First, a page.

You only get one chance at making a good first impression to home buyers. Here are some tips to help you in pricing your home correctly from the beginning. The asking price you set for your home significantly affects whether you will profit in the sale, how much you will profit and how long your home will sit on the market. Your real estate agent's knowledge of the overall market and what's selling - or not selling - will be invaluable in helping you determine the price. The objective is to find a price that the market will bear but won't leave money on the table. Time Here are some points to consider: Time. Time is not on your side when it comes to real estate. Although many factors influence the outcome, perhaps time is the biggest determinant in whether or not you see a profit and how much you profit. Studies show that the longer a house stays on the market, the less likely it is to sell for the original asking price. Therefore, if your goal is to make money, think about a price that will encourage buyer activity (read: fair market value). Value vs. Cost. Pricing your home to sell in a timely fashion requires some objectivity. It's important that you not confuse value with cost - in other words, how much you value your home versus what buyers are willing to pay for it. Don't place too much emphasis on home improvements when calculating your price, because buyers may not share your taste. For instance, not everyone wants hardwood floors or granite countertops. Keep it simple. Because time is of the essence, make it easy for the buyers. Remain flexible on when your agent can schedule showings. Also, avoid putting contingencies on the sale. Though a desirable move-in date makes for a smoother transition between homes, it could cause you to lose the sale altogether.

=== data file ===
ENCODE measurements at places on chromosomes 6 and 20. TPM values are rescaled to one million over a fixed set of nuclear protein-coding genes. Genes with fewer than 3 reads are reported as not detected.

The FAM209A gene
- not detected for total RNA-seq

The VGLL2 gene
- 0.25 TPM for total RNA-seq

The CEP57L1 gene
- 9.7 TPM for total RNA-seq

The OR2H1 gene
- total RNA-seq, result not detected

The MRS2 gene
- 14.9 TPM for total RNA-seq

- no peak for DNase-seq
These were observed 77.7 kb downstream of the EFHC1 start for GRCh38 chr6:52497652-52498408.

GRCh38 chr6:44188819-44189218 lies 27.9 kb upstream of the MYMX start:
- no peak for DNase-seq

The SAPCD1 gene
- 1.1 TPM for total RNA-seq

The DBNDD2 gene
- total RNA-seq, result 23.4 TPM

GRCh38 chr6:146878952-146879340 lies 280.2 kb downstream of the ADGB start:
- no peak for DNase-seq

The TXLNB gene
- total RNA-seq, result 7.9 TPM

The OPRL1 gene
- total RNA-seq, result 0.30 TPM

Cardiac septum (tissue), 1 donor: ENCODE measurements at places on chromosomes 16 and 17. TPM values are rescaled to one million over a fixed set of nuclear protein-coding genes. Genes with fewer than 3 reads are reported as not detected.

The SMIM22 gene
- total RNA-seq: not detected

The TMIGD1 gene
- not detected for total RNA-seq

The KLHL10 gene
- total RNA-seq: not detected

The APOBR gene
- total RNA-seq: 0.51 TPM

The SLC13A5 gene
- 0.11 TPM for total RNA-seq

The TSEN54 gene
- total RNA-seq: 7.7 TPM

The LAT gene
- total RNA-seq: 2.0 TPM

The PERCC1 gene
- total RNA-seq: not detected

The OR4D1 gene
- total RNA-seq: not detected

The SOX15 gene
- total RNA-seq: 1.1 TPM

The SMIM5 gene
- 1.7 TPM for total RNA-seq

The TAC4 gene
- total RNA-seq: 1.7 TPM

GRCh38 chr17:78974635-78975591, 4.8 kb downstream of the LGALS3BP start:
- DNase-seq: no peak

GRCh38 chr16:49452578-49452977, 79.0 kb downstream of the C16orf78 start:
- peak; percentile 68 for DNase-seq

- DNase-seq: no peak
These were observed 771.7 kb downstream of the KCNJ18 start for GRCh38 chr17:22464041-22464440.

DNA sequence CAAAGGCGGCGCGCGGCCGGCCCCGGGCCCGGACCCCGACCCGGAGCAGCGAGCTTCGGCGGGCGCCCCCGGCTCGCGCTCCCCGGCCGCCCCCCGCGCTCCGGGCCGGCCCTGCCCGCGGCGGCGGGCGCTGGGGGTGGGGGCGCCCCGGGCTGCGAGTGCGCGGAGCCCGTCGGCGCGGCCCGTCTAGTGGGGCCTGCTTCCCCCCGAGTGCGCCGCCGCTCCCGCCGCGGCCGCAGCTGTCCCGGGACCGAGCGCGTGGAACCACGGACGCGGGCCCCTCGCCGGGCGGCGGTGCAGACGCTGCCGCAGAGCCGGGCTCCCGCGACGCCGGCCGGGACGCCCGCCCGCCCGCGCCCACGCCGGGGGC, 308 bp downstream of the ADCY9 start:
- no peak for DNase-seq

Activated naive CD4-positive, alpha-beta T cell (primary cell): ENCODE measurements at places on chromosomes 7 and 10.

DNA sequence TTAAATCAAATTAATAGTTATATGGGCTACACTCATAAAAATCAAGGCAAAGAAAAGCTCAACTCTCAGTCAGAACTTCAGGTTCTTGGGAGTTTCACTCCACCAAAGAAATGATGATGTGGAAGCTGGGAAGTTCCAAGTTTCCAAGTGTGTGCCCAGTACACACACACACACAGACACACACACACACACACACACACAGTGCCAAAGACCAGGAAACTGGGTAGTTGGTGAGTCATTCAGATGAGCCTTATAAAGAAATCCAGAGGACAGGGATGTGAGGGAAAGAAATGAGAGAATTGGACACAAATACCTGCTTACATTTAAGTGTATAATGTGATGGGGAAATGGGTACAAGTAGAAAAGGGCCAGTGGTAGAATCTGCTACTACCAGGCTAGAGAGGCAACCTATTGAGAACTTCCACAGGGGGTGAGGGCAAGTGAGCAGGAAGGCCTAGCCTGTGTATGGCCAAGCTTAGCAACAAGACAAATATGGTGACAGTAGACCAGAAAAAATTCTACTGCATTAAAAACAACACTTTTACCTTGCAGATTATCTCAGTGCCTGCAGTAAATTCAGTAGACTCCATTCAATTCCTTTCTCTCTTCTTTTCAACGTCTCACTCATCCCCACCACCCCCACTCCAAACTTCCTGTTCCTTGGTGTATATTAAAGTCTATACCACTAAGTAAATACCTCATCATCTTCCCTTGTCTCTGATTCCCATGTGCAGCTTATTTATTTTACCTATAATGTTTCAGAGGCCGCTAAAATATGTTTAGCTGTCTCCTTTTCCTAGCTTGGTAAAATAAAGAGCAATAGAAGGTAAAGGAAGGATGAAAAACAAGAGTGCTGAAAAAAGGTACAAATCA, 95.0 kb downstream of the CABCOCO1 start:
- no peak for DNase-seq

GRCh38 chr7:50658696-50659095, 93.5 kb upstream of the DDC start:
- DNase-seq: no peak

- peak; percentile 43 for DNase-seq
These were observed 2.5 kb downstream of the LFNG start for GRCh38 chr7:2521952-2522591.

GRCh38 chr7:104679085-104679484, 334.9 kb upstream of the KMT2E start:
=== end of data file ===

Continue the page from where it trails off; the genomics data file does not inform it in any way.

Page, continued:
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Understanding the buyer

As the seller, you can control three factors that will affect the sale of your home: The home's condition Asking price Marketing strategy However, it's important to note that there are numerous other factors that influence a buyer, and you need to understand these consumer trends when you enter the sellers' market. The more your home matches these qualifications, the more competitive it will be in the marketplace. Your real estate agent can advise you on how to best position and market your home to overcome any perceived downsides. Location Unfortunately, the most influential factor in determining your home's appeal to buyers is something you can't control: its location. According to the National Association of REALTORS(r), neighborhood quality is the No. 1 reason buyers choose certain homes. The second most influential factor is commute times to work and school. Size While some buyers want to simplify their lives and downsize to a smaller home, home sizes in general have continued to increase over the decades, nearly doubling in size since the 1950s. Smaller homes typically appeal to first-time home buyers and "empty nesters," or couples whose children have grown up and moved out. Amenities Preferences in floor plans and amenities go in and out of fashion, and your real estate agent can inform you of the "hot ticket" items that are selling homes in your market. If your home lacks certain features, you can renovate to increase its appeal, but be forewarned: That's not always the right move. Using market conditions and activity in your neighborhood as a gauge, your agent can help you determine whether the investment is likely to help or hinder your profit margin and time on the market.